As digital overlays begin to dictate the competitiveness and attractiveness of cities in rankings the world over, India's new Narendra Modi government has embarked on an audacious plan to build a 100 smart cities, urban fiber optic-connected digital clusters that will provide next-generation services to its residents.
Modi's two-month old government presented a budget that initiates steps towards a "digital India," with allocations for components such as smart cities, virtual classrooms, and technology startups. A budget of $1.2 billion has been set aside for smart cities alone, resources that should serve to get initial pilots going in India's numerous poorly-managed cities.
As the China-style infrastructure explosion gets off the ground, global technology firms including Cisco and IBM are racing to submit proposals to local governments, bid for projects, and collaborate with real estate developers to build greenfield digital cities.
The urban development ministry's Department of Industrial Policy & Promotion has already undertaken an Expression of Interest process to shortlist several technology consultants. Early indications are that the government will back at least seven large city high-tech upgrades and many more satellite smart cities abutting metropolises. More clarity will emerge in the coming months on the projects and budgets.
"Technology multinationals have realized how big this is and they are willing to make big investments," said Rahul Sharma, Executive director, global business services, IBM India & South Asia. The excitement is about the fact that India is not shackled by existing technologies, and the opportunity is to create smart cities from the ground up, he said.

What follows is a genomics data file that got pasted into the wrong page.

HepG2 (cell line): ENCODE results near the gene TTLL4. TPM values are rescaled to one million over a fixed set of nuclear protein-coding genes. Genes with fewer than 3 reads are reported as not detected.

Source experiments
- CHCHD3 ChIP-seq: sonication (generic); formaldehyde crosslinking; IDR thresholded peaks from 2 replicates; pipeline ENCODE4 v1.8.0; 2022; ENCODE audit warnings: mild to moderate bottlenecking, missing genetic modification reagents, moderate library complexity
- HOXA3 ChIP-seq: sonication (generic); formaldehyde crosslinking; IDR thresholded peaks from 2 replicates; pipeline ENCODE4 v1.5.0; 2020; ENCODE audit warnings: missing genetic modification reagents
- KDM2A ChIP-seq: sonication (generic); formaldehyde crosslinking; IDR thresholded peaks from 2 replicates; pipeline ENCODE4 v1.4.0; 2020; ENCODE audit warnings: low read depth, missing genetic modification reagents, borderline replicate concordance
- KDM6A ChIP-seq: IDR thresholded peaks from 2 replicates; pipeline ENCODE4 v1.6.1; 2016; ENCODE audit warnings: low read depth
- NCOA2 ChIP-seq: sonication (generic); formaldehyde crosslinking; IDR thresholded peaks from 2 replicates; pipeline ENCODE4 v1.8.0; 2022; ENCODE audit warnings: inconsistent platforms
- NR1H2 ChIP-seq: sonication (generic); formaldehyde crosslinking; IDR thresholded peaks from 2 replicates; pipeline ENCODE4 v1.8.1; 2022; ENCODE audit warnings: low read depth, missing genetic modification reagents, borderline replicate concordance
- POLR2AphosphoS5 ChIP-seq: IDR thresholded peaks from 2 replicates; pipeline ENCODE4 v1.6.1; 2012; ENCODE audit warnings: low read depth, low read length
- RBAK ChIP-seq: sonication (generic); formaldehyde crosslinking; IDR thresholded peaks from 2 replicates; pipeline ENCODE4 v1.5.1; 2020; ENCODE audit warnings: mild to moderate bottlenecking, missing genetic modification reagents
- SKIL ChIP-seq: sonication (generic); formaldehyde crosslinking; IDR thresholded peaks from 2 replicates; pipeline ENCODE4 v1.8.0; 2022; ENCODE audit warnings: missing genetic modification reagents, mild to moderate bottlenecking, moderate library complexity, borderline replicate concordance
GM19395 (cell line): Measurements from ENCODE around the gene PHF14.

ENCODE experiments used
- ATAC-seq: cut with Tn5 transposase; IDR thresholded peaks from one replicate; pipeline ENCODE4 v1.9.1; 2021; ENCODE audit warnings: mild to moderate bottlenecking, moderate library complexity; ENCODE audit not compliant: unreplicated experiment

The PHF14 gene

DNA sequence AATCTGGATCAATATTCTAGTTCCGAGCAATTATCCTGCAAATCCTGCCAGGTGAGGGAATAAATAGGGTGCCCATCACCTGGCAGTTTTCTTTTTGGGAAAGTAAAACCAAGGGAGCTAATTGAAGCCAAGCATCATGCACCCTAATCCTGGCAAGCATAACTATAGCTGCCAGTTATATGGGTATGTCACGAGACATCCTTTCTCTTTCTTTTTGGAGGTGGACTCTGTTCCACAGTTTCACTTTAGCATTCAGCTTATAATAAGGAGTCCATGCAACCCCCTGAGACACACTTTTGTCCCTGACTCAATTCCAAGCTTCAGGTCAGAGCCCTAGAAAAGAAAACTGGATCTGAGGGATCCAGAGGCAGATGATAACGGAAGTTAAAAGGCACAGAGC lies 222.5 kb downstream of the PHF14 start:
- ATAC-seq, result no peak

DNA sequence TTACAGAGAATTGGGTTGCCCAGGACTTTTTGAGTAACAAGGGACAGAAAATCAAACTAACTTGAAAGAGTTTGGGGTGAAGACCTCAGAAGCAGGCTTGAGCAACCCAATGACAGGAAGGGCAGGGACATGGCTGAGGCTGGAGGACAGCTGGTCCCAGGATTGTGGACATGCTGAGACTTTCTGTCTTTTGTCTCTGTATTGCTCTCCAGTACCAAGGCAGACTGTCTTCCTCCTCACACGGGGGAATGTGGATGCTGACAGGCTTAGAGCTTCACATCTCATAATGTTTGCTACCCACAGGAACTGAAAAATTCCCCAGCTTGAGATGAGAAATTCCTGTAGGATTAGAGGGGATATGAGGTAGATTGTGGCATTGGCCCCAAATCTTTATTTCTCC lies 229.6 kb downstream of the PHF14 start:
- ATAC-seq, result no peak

Smart city projects are underway in many parts of the world, but in populous India where very little work has been done in the domain, the opportunities appear boundless.
India will urbanize so rapidly that by 2030, over half of the population will dwell in its cities. By 2025, India will have 30 cities with 10 million or more residents, with Delhi set to become the most populous city in the world. Now is the time to build smart cities, said Angshik Chaudhuri, chief of staff, smart +connect communities and executive director for globalization for Cisco in India.
Cisco's global business unit for smart cities is headquartered in Bangalore from where it designs and exports smart city solutions to cities such as Barcelona in Spain and Songdo in South Korea.
India's IT companies have built fixes for the biggest technological challenges globe-wide for governments and multinationals; however, very little technology has been put to use to solve urban challenges like traffic, security, or water supply within chaotic cities the country.
For instance, Bangalore's Electronics City suburb has the country's largest aggregation of technology and IT services companies, and yet, the companies' digital footprints stop at their gates. Now an agreement between Cisco and the Electronics City Industries' Association (ELCIA) is making free Wi-Fi connectivity ubiquitous in all its spaces. Real-time data from cameras and sensors will be aggregated at a command center that will come up next year. The data will be offered to companies to build smart solutions such as an emergency response system, smart street lighting, video surveillance of public spaces, and real-time location analytics.
The learning from this "Living Lab" will be leveraged by ELCIA and Cisco to build five of the 21 smart cities proposed along the DMIC, the gigantic $100-billion Delhi-Mumbai Industrial Corridor part of which is funded by Japan, that connects India's political capital to its financial capital. As the project's principal Information and Communications Technology (ICT) advisor, Cisco will help lay the 1,500-kilometer digital footprint for the project scheduled to complete in a decade.
Much of the investments into new, smaller greenfield cities such as those coming up in the suburbs of Mumbai are from private and overseas investors. "There is much more uptick in this space in the last few years, private developers are taking the lead," said Sharma of IBM, which has been working with the real estate developer Lodha Group to build Palava, an integrated smart city outside Mumbai.
Cisco, meanwhile, has been working on developer Lavasa Corp's Lavasa, also near Mumbai. "Smart city projects will get bigger in the coming years," said Chaudhuri of Cisco.
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Saritha Rai is an India-based journalist and commentator who covers technology, business and society from her ringside seat in Bangalore.